Rohingya crisis no longer Myanmar’s internal issue but a ‘regional catastrophe’

October 11, 2017, 12:54 pm
Rohingya crisis no longer Myanmar’s internal issue but a ‘regional catastrophe’
WORLD
WORLD
Rohingya crisis no longer Myanmar’s internal issue but a ‘regional catastrophe’

Rohingya crisis no longer Myanmar’s internal issue but a ‘regional catastrophe’

Bangladesh said today the Rohingya crisis was no longer Myanmar's internal issue and had become a "regional catastrophe" as it appealed to the international community to take "crucial decisions" to press Naypyitaw to take back about 500,000 refugees living in the country.

Foreign Minister AH Mahmood Ali said about 500,000 Rohingyas had fled to Bangladesh out of the total 900,000 that have left Myanmar after an army crackdown on the minority community in the Rakhine State on August 25 following a terrorist attack on the country's security outposts.

He said a total of 3,000 Rohinya Muslims had been killed so far since the army crackdown was launched and Human Rights Watch has got evidence of 284 villages of having been bulldozed.

Ali said Rohingya crisis was no longer an internal issue of Myanmar's and has become a "regional catastrophe".

"It's (also) not a bilateral problem of Bangladesh and Myanmar. Bangladesh didn't play any role in creating this crisis. The center of the crisis is in Myanmar and the solution lies with Myanmar as well," he said.

"Even the international pressure has so far failed to refrain Myanmar military from implementing its long term depopulation plan for Rohingyas," he said.

Ali said, for the first time in history, a majority of Rohingyas had come to Bangladesh.

"Virtually only 400,000 to 500,000 of them out of some 1,800,000 Rohingyas now remain in Myanmar," Ali said.

He said Myanmar had launched a large-scale military operation codenamed "Area Clearance" to confront "terrorists", but under the cover of anti-terrorism campaign continued to carryout ruthless atrocities on Rohingyas by mobilising the troops one month ahead of the crackdown.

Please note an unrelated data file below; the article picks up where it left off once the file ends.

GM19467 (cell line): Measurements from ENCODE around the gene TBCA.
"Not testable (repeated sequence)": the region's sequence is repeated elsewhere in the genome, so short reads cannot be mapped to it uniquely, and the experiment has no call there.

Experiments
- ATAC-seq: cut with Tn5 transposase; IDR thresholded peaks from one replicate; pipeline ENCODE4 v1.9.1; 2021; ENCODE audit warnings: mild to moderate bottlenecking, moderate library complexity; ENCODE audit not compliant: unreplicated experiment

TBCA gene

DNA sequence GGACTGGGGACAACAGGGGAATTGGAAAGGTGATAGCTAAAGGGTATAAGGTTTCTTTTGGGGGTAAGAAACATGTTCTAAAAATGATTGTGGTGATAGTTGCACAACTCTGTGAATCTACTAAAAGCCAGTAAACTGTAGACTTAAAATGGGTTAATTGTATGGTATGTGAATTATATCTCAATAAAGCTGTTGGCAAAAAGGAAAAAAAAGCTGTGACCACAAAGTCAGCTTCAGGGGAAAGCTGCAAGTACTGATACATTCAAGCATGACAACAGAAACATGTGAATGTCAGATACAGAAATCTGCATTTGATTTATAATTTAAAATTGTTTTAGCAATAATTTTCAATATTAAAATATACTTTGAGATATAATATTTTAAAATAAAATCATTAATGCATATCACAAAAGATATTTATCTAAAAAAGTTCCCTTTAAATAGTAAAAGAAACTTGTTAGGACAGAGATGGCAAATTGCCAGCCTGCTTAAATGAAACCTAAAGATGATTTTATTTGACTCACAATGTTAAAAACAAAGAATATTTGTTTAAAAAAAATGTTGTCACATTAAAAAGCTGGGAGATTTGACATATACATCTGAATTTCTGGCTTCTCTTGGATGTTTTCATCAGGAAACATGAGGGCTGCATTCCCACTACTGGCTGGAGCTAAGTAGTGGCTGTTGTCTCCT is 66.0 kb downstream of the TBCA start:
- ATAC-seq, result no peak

Ali's comments came as fresh influx of Rohingyas hit Bangladesh, a week after Myanmar agreed to take back their forcibly displaced people and sent a senior minister to Dhaka to open talks amid mounting global outrage against the country's treatment of the minority population.

Ali, however, said the Myanmar's proposal was actually a tactic to defuse the mounting international pressure, which he said should be kept on to force the country to revise its approach towards Rohingyas.

He said Bangladesh expected European Union foreign ministers meeting to take "some crucial decisions against the Myanmar Military" as they are scheduled to meet on October 16 in Brussels to discuss the Rohingya crisis.

Bangladesh disagreed with Maynmar's proposal for Rohingya repatriation under a verification system set out in 1992 in view of changed scenario and reality and rather proposed a joint Bangladesh-Myanmar verification strategy, he said.

"We proposed Myanmar to take back all Rohingyas without considering their arrival date into Bangladesh as well as to involve UN and international agencies at every level of repatriation," Ali said.

On October 2, Bangladesh proposed a bilateral agreement to facilitate the repatriation process and handed over a draft of the proposed deal to Myanmar's visiting minister in Dhaka.

Ali also criticised Myanmar's government-sponsored media for portraying the entire issue as "Islamist terrorism" or "radical Bangali terrorism".

He said the media did it to confuse some of the neighbouring countries despite repeated requests from Bangladesh not to use the term "Bangali" to refer to the Rohingyas.